So now my CTEPH journey is over and I feel responsible for making awareness of this disease so no one else has to live like me for 7 years ignoring there is a cure. I also feel part of the community of people with Pulmonary Hypertension due to other causes I know, just like the PTE there are potential cures being developed. I know maybe 20 years ago a surgery like this wouldn't have been possible but we have people like Dr Madani and Dr Kim who push the boundaries and make modern medicine miracles.

#cteph #pte #ucsd #PulmonaryEmbolism #pulmonaryhypertension #PAH #APS

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Scan fears

#SexualTrauma . I have recently suffered a pulmonary embolism, blood clots in my lungs. As part of the follow up I have to have a transvaginal scan. I know it’s important, but I am terrified about the memories, flashbacks, dissociation etc. My abuse started at the age of about 5 with things being pushed inside me before it escalated over time.

I have avoided smear tests and sex for a long time, even though I’m married, but the thought of this scan, of the position I will have to lie in and what they will push inside me is really scary.

I don’t have anyone one to come with me, I wouldn’t want anyone to be there while those parts of my body are exposed. I will probably be fine during it, but react when I get home, when I’m completely alone.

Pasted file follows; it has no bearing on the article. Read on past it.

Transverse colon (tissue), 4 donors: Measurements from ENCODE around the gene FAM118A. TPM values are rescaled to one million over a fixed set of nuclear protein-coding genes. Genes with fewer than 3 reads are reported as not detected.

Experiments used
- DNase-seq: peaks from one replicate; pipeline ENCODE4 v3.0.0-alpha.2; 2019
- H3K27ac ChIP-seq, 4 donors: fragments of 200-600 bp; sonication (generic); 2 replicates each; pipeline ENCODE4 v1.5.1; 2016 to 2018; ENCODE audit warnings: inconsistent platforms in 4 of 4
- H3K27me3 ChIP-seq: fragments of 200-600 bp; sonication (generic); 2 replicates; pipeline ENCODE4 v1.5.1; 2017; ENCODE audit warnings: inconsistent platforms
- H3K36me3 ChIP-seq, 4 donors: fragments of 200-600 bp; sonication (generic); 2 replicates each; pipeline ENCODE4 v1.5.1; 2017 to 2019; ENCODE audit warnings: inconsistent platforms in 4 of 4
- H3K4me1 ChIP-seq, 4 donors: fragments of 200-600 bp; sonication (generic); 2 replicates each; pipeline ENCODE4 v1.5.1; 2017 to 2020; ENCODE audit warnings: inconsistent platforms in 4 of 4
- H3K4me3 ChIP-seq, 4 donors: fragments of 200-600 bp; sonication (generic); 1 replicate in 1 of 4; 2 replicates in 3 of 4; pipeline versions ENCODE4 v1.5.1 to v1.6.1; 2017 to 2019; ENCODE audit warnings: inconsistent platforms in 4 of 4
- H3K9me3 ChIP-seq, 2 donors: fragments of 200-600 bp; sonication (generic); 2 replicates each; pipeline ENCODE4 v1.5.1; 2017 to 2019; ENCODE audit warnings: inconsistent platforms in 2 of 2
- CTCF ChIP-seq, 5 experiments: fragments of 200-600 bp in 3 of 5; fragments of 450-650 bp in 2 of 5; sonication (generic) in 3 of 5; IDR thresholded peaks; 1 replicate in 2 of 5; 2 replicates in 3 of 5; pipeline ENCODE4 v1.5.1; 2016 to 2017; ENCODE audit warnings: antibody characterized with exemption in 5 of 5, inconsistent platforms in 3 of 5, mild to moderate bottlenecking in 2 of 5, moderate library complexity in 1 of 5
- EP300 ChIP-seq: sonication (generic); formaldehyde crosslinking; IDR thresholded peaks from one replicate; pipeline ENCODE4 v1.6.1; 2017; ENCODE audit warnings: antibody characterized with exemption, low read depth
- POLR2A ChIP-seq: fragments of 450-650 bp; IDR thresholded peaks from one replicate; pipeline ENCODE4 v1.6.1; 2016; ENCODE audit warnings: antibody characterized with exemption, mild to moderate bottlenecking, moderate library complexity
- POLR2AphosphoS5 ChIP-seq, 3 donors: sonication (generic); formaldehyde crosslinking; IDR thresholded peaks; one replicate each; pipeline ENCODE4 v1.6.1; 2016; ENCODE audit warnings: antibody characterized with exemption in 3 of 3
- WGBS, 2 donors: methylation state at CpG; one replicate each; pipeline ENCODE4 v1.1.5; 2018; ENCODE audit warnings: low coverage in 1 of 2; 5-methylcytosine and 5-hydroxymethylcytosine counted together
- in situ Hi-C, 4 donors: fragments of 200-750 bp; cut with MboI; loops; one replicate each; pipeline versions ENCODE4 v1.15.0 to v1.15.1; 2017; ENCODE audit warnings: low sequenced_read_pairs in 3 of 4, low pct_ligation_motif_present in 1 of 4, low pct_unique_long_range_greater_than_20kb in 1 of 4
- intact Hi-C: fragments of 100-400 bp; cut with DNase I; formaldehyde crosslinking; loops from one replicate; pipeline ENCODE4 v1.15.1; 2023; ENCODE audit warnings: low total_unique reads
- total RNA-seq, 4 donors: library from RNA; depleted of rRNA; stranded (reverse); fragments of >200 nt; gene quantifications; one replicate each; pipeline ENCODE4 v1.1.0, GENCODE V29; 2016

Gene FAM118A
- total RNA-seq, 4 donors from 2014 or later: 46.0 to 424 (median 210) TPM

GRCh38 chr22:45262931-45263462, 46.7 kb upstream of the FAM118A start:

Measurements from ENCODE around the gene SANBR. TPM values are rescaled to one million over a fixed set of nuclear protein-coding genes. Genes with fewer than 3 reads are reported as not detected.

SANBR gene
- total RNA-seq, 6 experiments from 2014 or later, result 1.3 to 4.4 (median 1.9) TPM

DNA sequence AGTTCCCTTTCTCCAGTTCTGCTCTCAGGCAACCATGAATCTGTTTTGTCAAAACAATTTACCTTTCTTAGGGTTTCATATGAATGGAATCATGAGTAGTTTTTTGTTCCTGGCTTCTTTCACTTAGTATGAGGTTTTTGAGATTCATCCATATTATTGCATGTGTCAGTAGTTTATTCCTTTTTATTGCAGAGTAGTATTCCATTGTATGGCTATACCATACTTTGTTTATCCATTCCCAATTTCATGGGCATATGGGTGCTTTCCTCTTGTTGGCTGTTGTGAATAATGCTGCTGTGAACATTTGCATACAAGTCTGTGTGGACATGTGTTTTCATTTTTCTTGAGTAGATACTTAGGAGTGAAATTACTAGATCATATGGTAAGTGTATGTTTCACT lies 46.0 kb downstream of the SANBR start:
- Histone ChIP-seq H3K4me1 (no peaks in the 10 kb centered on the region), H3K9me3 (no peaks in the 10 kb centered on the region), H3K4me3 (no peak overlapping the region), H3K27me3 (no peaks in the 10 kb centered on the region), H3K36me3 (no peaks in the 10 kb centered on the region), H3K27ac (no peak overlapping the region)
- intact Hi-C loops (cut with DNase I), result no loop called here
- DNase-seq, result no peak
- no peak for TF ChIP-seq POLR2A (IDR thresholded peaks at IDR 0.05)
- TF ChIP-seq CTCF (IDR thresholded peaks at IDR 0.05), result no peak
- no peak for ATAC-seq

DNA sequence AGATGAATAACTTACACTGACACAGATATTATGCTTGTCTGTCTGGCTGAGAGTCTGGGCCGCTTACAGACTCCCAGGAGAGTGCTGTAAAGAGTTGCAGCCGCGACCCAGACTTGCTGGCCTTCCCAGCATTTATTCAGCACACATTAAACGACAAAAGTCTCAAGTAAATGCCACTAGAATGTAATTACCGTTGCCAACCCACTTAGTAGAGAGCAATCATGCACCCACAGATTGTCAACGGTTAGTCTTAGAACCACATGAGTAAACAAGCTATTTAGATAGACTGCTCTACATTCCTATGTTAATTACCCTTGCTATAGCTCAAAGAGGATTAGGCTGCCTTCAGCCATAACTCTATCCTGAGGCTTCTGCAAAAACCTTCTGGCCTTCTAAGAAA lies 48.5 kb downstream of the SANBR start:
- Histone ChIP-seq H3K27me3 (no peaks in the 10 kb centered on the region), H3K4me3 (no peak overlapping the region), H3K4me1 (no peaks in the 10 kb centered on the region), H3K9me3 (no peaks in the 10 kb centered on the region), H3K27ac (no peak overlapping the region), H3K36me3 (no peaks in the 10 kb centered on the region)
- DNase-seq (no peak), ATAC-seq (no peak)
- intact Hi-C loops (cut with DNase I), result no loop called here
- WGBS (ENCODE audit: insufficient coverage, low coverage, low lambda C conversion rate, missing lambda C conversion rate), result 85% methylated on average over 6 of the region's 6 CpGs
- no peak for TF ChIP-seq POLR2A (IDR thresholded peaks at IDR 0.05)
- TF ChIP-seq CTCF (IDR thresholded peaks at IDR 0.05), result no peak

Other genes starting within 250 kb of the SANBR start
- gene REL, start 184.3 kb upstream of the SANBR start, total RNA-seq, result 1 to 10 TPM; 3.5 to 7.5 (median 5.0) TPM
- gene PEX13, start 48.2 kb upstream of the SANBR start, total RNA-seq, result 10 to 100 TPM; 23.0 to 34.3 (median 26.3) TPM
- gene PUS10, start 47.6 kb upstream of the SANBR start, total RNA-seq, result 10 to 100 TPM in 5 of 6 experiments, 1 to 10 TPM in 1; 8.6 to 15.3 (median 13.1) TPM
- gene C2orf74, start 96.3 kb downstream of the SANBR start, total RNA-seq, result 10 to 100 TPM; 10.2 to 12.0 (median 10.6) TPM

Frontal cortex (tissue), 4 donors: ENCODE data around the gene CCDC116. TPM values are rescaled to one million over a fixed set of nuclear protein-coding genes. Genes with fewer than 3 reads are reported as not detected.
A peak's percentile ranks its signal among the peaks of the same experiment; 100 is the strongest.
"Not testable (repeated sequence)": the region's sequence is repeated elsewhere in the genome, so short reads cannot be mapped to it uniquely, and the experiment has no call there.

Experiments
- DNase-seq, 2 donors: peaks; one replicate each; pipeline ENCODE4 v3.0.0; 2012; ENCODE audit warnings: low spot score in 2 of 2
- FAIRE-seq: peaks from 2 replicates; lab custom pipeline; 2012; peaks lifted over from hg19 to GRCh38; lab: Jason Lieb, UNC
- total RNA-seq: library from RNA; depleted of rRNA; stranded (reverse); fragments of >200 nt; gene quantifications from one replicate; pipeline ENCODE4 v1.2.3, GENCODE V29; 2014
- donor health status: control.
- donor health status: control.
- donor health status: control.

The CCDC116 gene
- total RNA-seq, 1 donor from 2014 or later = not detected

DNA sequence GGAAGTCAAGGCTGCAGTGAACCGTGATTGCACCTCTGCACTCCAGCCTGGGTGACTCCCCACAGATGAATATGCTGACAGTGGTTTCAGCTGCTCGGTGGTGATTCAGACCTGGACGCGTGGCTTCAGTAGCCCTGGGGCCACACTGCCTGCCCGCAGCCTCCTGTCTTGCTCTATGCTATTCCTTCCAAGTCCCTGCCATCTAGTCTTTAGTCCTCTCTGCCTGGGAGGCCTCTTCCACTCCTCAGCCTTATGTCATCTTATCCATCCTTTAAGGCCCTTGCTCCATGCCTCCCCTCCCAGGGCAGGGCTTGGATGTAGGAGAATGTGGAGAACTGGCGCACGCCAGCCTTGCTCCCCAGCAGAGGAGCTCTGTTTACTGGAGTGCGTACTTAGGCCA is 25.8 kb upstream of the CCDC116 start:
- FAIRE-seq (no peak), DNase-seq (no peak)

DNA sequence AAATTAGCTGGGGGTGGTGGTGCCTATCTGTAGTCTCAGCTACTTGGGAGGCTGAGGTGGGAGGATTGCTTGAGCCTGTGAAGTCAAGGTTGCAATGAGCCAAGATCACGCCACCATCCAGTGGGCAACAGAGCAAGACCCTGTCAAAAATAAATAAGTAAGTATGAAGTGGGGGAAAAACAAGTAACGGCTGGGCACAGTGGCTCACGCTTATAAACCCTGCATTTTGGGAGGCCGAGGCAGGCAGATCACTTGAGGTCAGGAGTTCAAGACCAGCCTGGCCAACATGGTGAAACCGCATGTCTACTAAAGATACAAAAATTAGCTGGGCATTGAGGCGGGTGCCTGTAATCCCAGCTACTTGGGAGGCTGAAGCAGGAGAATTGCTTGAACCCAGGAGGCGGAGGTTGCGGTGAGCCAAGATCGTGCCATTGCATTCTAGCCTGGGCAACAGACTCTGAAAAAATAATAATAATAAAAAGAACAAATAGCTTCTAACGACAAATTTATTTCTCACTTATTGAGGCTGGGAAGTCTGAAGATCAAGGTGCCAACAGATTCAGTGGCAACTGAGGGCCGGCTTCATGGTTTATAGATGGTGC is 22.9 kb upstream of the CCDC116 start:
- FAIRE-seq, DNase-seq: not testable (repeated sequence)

I also have bipolar disorder and can be prone to harming when distressed. I wondered about letting my psychiatrist know to see if he could just talk me through how to get through this, but he is difficult to get in touch with and I done have an appointment for another 2 months.

I wondered about writing it down and giving it to the radiographer person. I’m not sure I can find the words to say it out loud.

I would welcome any suggestions, it’s important that I do this and it could be the difference between life and death if I get another embolism.

Thank-you
#CPTSD #Bipolar2Disorder

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Third Dose Booked Today #COVID19 #Immunocompromised

💉 if you can get vaccinated, get vaccinated. Not all of us can make the antibodies due to the treatments we’re on so we’re counting on you to keep us safe. Yes the vaccination doesn’t guarantee you won’t get Covid but it lowers the bio load of the virus in your body. So when you sneeze instead of unleashing the army you only release some soldiers from reserves; Instead of the entire national defence haha. (Bit of my history I’ve had two PE’s (Pulmonary Embolism - blood clots in lungs 2014), have a lymphatic disease and potentially an undiagnosed autoimmune disease. I’ve had minimal to zero side effects from the two vaccinations I’ve received previously (Pfizer). I took Tylenol following my injections in 4hr increments for the first couple days and believe this help prevent/alleviate any side effects). Choice is yours, always loved.

Let’s get through this, let’s protect each other 💪

“I’m jabbing, just jabbing, I just wanna jab it in you.” 💉 🎵